4: D. Ristanic, B. Schwarz, P. Reininger, H. Detz, T. Zederbauer, A.M. Andrews, W. Schrenk, and G. Strasser, "Monolithically integrated mid-infrared sensor using narrow mode operation and temperature feedback," Appl. Phys. Lett. 106, 041101 (2015).

5: Y. Zou, K. Vijayraghavan, P. Wray, S. Chakravarty, M.A. Belkin, R. T. Chen, "Monolithically integrated quantum cascade lasers, detectors and dielectric waveguides at 9.5 µm for far-infrared lab-on-chip chemical sensing,"CLEO Technical Digest, paper STu4I.2 (2015).

6: Y. Ma, G. Yu, J. Zhang, X. Yu, R. Sun, and F.K. Tittel, "Quartz enhanced photoacoustic spectroscopy based trace gas sensors using different quartz tuning forks," Sensors 15, 7596 (2015).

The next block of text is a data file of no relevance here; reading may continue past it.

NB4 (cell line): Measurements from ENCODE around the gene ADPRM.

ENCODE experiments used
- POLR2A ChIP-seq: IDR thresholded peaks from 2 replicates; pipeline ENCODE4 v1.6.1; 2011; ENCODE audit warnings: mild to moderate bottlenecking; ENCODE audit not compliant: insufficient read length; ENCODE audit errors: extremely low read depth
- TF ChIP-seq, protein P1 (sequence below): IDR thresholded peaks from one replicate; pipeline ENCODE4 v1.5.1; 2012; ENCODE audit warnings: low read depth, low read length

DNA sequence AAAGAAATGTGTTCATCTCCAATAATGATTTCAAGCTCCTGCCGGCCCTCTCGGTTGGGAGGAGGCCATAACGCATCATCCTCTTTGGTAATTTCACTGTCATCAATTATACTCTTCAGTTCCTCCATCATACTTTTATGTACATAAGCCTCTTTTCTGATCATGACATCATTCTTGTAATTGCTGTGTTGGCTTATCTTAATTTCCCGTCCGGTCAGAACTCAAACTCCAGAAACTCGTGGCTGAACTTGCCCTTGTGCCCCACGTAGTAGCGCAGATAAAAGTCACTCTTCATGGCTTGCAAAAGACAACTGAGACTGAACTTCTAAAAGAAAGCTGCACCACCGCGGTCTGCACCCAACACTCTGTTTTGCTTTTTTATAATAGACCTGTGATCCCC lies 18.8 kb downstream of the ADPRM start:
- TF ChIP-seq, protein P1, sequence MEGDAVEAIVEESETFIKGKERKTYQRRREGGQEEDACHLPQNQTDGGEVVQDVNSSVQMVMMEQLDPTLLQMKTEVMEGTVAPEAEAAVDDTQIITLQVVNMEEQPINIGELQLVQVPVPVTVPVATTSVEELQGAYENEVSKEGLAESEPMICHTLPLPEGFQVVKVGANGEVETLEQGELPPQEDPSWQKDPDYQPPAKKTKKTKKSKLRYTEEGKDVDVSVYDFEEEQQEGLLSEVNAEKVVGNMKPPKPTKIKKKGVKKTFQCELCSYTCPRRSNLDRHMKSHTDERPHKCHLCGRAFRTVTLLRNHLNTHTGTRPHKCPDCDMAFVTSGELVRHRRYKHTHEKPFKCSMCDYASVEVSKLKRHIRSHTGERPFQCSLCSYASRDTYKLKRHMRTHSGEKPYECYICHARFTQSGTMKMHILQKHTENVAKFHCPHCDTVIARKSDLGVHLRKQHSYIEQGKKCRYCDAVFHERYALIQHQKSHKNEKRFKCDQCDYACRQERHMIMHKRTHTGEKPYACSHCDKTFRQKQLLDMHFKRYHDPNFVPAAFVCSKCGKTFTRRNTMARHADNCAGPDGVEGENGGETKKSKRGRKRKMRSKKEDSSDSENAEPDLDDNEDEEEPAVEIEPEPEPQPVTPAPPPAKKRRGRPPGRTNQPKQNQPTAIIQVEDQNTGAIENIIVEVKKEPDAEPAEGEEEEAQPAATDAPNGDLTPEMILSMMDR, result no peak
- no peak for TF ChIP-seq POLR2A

7: J. P. Waclawek, H. Moser, and B. Lendl, "Compact quantum cascade laser based quartz-enhanced photoacoustic spectroscopy sensor system for detection of carbon disulfide," Opt. Express 24, 6559 (2016).

8: Y. Zou, S. Chakravarty, P. Wray, R. T. Chen, "Mid-Infrared holey and slotted photonic crystal waveguides in silicon-on-sapphire for chemical warfare simulant detection," Sensors and Actuators B 221, 1094 (2015).

9: R. Soref, "Mid-infrared photonics in silicon and germanium," Nat. Photon. 4, 495 (2010)


KEYWORDS: Mid-infrared, Absorption Spectroscopy, Integrated Photonics, Trace Gas Sensing